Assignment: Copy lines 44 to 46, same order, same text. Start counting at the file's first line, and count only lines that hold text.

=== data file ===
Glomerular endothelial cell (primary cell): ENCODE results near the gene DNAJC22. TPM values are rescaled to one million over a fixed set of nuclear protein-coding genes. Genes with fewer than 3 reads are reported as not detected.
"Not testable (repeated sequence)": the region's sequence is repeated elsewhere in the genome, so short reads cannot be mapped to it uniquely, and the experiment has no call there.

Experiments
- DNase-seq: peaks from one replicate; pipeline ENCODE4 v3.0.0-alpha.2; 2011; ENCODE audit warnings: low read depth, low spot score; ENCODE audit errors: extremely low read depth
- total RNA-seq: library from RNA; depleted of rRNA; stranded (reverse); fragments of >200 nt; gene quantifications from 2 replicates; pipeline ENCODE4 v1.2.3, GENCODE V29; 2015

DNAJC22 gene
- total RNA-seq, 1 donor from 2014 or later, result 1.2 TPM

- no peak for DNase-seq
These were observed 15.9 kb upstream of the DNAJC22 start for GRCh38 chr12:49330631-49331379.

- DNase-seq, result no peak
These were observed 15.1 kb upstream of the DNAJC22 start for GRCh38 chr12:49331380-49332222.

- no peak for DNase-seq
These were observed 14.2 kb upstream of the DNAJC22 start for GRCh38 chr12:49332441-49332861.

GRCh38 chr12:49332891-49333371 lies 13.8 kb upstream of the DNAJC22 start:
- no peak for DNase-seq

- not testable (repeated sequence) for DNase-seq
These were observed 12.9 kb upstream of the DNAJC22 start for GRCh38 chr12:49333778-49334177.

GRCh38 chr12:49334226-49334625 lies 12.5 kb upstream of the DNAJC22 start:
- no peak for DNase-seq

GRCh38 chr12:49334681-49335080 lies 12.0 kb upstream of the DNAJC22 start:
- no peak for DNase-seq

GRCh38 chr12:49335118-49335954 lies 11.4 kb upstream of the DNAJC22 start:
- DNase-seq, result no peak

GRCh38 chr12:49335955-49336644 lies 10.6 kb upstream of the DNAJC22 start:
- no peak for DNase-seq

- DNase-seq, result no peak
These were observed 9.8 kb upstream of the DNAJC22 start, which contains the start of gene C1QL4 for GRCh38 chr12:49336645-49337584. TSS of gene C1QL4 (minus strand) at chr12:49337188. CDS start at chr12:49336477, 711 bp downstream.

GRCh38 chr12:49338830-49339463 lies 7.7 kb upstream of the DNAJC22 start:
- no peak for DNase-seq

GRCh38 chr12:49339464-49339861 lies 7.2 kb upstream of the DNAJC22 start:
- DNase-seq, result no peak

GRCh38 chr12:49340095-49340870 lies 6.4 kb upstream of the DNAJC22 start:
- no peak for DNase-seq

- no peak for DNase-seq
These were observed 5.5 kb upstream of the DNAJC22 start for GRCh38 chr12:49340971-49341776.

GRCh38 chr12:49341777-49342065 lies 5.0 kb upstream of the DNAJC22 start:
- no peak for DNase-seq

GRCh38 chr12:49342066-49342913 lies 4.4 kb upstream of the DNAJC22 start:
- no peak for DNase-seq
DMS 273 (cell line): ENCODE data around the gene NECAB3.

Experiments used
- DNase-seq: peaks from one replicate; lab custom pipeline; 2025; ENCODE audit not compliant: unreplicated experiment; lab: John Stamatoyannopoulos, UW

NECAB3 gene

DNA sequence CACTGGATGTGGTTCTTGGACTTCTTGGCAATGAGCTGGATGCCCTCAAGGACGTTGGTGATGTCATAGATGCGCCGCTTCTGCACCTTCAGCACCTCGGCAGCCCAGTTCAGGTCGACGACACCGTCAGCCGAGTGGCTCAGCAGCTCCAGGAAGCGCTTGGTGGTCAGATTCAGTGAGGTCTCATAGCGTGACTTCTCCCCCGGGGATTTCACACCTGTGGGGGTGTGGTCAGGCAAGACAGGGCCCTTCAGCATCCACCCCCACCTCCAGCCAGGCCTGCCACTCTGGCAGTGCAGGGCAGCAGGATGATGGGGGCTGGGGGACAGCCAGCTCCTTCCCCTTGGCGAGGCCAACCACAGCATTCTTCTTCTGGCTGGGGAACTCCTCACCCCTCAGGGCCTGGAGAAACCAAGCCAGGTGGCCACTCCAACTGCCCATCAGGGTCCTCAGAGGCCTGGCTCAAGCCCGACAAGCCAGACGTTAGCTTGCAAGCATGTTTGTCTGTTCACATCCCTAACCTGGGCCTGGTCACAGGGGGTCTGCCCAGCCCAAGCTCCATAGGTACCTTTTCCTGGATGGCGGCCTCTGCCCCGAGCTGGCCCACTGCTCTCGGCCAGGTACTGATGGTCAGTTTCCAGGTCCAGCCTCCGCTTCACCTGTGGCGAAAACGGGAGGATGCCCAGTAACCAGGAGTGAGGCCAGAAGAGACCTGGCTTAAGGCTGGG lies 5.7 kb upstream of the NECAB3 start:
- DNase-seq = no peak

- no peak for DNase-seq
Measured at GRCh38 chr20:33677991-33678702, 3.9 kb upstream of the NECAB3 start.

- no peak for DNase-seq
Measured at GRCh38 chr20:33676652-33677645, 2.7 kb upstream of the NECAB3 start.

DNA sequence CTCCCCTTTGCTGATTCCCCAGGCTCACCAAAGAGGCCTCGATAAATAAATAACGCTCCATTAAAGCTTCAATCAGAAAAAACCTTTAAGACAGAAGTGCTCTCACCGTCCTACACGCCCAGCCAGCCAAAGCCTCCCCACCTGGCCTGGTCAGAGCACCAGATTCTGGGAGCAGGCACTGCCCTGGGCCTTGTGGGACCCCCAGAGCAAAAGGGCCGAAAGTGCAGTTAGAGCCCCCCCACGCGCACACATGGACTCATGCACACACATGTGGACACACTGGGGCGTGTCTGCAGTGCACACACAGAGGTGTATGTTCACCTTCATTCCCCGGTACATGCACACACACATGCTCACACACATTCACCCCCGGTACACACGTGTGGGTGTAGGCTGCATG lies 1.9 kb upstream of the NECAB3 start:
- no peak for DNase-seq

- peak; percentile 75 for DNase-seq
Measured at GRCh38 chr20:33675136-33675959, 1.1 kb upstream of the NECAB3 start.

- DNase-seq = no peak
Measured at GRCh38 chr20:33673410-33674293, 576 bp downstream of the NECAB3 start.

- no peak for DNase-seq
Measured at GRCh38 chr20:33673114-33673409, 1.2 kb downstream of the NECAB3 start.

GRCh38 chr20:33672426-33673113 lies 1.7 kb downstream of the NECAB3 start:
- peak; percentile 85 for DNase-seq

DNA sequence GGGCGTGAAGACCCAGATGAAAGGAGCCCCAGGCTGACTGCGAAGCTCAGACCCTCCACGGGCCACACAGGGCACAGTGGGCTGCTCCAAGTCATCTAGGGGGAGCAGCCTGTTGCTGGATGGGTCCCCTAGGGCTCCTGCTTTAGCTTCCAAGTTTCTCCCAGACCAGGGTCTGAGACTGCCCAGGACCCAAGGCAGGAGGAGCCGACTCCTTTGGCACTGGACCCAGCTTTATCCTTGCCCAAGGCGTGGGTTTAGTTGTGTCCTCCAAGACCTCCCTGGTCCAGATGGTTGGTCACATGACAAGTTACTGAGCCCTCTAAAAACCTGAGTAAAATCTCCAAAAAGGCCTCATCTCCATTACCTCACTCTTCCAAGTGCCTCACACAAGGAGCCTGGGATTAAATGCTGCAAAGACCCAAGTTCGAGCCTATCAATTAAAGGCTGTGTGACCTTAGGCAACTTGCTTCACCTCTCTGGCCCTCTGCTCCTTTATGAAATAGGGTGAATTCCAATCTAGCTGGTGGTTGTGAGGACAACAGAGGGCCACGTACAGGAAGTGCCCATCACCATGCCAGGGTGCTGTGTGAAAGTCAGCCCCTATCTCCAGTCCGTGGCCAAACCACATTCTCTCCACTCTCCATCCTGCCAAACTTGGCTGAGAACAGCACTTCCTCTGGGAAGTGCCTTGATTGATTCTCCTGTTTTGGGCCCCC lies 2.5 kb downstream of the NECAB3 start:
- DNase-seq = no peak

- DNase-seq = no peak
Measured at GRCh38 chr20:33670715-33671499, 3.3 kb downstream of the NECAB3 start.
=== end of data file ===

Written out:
DNA sequence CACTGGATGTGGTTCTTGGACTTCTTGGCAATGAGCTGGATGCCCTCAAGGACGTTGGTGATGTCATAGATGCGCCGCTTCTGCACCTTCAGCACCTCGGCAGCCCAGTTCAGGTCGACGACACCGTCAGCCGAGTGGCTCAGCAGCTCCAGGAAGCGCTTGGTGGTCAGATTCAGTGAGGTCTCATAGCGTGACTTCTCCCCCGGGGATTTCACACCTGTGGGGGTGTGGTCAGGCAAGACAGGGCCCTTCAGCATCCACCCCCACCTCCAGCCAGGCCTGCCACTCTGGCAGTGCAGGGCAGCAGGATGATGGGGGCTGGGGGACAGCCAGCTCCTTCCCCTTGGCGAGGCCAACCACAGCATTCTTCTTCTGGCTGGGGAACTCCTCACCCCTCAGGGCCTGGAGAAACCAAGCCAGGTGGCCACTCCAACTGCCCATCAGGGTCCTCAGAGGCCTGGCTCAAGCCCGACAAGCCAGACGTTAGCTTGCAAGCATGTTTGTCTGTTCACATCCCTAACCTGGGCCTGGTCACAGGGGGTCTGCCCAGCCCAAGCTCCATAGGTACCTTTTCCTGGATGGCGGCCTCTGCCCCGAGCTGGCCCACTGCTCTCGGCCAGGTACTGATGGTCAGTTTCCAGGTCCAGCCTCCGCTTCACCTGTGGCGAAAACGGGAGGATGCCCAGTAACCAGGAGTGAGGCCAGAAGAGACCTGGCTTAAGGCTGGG lies 5.7 kb upstream of the NECAB3 start:
- DNase-seq = no peak

- no peak for DNase-seq